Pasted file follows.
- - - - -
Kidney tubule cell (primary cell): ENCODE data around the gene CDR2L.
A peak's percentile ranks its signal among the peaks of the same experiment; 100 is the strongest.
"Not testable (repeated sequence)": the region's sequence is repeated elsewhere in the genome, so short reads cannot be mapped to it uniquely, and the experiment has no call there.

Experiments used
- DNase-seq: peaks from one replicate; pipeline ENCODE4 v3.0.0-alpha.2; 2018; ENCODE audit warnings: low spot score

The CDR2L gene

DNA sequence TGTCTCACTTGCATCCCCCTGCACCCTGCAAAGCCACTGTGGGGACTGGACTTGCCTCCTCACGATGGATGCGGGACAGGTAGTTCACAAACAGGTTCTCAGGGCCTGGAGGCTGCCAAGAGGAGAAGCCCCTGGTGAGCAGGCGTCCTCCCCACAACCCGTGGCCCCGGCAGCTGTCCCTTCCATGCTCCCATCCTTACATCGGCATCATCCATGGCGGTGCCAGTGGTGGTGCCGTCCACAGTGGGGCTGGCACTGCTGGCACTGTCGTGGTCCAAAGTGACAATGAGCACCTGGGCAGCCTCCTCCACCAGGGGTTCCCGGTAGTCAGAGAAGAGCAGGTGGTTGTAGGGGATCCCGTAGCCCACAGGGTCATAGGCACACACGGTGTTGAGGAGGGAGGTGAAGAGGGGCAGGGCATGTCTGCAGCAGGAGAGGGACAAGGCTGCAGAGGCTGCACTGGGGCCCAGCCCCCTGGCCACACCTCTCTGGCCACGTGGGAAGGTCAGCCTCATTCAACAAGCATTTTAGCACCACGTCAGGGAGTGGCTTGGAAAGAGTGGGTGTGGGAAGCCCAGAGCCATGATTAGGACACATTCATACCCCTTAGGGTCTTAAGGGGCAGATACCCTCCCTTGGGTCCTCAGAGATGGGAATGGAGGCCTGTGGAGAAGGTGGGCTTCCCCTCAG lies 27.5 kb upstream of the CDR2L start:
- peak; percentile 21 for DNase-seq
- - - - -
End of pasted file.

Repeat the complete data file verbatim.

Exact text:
Kidney tubule cell (primary cell): ENCODE data around the gene CDR2L.
A peak's percentile ranks its signal among the peaks of the same experiment; 100 is the strongest.
"Not testable (repeated sequence)": the region's sequence is repeated elsewhere in the genome, so short reads cannot be mapped to it uniquely, and the experiment has no call there.

Experiments used
- DNase-seq: peaks from one replicate; pipeline ENCODE4 v3.0.0-alpha.2; 2018; ENCODE audit warnings: low spot score

The CDR2L gene

DNA sequence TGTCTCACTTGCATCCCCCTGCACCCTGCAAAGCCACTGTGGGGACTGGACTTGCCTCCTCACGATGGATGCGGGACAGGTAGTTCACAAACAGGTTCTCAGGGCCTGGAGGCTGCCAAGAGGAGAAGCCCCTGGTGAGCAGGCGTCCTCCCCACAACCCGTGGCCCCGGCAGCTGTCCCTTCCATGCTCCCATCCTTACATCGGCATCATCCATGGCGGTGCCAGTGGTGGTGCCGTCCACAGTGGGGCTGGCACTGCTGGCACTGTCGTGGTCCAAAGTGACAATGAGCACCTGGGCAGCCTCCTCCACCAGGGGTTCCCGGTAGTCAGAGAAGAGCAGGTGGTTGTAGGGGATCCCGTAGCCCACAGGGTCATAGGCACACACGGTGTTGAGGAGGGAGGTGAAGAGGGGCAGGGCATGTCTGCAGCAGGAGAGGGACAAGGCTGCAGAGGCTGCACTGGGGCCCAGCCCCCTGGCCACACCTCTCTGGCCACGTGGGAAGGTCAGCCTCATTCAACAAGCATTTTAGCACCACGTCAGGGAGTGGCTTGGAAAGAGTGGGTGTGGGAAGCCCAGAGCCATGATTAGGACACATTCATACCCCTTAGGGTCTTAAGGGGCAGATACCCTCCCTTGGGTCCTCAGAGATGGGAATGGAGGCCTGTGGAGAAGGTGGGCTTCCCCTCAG lies 27.5 kb upstream of the CDR2L start:
- peak; percentile 21 for DNase-seq